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Kolkata yet to learn from past fire tragedies

Source : IANS
Last Updated: Wed, Feb 27, 2013 18:50 hrs

Kolkata, Feb 27 (IANS) In a grim reminder of the AMRI Hospital and Stephen Court fire tragedies, Kolkata Wednesday woke up to a similar incident that left behind a trail of death and devastation at a marketplace.

Much like the AMRI disaster of December 2011, most victims were trapped inside the building and suffocated to death.

The steady stream of soot-smeared bodies being taken out of the market complex in Sealdah bore an eerie resemblance to the hospital fire incident where too a pre-dawn blaze choked to death critically-ill patients -- many of them in their sleep. Ninety-four people had died in the incident.

According to witnesses, Wednesday's blaze began around 3 a.m. in the mezzanine floor and leapt up to the first and second floors where most of the victims were sleeping.

In another similarity to the AMRI tragedy, highly combustible and inflammable material were stored in the building, facilitating the quick spreading of the fire.

"After the AMRI incident, the government requested all buildings to follow safety norms. No one follows the norms," Chief Minister Mamata Banerjee said.

She advised people not to sleep in warehouses and dingy shops and said the government was ready to provide shelters to them, if needed.

"Most of the victims used to sleep inside the shops and godowns (warehouses). With the fire spreading all around and exits locked, they were trapped and suffocated to death," said a witness.

Doctors at N.R.S. Medical College and Hospital where the victims were taken to said most died due to suffocation.

"Some of them were charred to death, but a majority of them died due to suffocation," said a doctor.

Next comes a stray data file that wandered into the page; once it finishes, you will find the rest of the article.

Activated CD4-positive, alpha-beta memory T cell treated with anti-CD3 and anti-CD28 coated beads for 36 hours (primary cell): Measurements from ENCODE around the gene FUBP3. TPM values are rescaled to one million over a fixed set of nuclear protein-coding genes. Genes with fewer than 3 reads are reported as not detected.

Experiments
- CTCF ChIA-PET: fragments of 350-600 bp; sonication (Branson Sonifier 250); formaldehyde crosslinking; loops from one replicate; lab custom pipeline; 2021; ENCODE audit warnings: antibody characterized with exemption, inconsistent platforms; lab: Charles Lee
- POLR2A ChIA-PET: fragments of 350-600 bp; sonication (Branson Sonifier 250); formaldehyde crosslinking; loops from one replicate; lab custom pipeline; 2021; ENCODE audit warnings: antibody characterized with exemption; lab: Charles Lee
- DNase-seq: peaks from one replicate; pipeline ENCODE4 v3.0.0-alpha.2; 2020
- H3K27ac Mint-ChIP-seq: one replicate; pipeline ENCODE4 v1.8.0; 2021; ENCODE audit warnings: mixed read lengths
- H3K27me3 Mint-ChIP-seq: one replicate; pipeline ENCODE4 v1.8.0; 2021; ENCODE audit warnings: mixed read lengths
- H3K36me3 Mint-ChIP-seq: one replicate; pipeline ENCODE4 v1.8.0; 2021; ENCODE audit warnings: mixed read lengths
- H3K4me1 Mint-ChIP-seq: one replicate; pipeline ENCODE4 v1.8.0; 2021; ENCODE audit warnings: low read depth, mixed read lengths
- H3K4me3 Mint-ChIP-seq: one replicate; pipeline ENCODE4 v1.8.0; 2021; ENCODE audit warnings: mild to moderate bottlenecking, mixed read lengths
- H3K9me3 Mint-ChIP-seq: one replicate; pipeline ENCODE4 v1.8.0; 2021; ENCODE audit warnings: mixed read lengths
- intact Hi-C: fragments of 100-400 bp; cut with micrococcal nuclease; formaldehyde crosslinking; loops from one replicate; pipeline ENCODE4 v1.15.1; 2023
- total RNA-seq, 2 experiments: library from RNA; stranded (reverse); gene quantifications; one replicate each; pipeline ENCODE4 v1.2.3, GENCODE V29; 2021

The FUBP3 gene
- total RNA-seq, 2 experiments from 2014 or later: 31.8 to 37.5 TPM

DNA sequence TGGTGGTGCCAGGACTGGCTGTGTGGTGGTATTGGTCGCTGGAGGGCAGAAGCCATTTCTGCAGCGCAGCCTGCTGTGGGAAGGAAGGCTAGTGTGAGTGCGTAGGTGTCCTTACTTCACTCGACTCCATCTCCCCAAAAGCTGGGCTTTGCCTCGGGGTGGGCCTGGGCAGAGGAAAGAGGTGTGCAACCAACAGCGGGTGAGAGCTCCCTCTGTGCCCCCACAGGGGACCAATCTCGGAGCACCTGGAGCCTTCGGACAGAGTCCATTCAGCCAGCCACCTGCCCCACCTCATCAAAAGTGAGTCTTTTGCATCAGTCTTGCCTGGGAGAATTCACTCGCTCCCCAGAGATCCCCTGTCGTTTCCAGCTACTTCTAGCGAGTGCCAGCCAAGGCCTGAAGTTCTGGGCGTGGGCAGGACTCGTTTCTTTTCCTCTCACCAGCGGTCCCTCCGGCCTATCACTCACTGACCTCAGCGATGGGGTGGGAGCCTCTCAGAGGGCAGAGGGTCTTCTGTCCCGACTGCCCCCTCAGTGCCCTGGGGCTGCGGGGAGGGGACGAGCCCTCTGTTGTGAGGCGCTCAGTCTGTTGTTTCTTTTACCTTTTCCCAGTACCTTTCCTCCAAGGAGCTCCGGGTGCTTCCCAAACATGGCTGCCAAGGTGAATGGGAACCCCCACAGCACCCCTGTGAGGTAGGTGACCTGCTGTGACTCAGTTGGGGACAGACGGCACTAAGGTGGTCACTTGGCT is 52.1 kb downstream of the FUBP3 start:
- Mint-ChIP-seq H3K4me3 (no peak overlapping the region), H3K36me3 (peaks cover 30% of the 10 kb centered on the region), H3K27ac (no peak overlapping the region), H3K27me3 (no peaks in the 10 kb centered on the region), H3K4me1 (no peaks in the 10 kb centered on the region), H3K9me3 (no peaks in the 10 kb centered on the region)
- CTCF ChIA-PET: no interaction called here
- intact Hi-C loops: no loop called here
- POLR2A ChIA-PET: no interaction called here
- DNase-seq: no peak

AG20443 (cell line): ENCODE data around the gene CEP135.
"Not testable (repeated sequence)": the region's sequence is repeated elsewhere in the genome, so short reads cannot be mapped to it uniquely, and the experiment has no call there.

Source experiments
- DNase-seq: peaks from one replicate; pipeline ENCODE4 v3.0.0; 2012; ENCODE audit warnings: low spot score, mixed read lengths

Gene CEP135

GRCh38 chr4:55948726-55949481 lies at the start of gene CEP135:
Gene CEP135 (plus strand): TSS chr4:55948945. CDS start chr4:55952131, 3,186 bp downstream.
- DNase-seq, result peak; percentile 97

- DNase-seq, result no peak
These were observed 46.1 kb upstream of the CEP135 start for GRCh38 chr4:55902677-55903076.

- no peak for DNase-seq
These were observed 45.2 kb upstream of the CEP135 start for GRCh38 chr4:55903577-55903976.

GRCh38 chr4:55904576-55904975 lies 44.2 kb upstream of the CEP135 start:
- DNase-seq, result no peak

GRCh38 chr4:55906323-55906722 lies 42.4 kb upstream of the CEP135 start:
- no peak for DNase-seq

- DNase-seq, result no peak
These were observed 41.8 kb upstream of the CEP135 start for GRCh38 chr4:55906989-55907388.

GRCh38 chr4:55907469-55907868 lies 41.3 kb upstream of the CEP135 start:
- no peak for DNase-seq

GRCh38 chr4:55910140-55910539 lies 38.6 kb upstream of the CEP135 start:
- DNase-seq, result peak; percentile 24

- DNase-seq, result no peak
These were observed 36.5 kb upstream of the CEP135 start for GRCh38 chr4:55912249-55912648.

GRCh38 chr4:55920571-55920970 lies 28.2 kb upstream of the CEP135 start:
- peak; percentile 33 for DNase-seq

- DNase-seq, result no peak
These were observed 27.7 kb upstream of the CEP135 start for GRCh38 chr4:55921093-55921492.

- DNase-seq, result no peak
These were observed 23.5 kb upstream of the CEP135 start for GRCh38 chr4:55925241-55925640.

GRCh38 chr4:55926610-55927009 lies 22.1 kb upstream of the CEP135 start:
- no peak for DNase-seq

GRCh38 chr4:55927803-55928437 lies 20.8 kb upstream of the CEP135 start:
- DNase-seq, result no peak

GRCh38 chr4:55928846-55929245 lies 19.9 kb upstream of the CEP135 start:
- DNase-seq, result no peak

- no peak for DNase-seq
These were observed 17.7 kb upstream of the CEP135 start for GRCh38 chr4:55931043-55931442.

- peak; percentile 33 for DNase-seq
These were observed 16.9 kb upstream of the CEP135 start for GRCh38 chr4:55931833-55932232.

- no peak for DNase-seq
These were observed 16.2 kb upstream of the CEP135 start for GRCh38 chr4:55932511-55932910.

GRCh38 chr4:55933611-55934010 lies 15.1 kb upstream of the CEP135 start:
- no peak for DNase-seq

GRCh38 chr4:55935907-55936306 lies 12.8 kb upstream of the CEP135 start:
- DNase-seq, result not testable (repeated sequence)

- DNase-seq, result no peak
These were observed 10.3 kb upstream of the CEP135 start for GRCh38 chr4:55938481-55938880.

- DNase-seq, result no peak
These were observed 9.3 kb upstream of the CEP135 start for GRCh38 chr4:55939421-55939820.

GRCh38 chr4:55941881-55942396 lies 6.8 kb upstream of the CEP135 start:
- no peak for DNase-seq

With forensic experts and fire officials still inspecting the area and prohibiting people to access it, shopkeepers and warehouse owners are yet to ascertain their losses.

"I stocked medicines worth over Rs.25 lakh. All that is gone now. I'm completely ruined. My family has no other way but to beg now," said a medicine shop owner.

Similar is the story of around 50 families who lost their livelihood in the blaze which took more than nine hours to be put out.

Some said fire tenders reached the spot half an hour late after the fire was out of control.

The beeline of political leaders at the site also compounded the misery of the people as they were prevented by police to access their destroyed shops.

With the market located in a congested area and roads leading to it being dingy and narrow, the fire fighters had problem accessing the building as precious time flew by.

"Some fire tenders were old and leaking. People in the area were also prevented from going inside the building. Had we been allowed inside we could have saved many people," said a witness.

Fire Services Minister Javed Khan admitted that the lack of fire exits coupled with locked doors in the ill-fated building hampered rescue work.

It also proved that the city was yet to learn from past tragedies.

In the fire at the iconic Stephen Court building in Park Street in March 2010, 43 people had died with most of them getting trapped due to locked doors and lack of fire exits.



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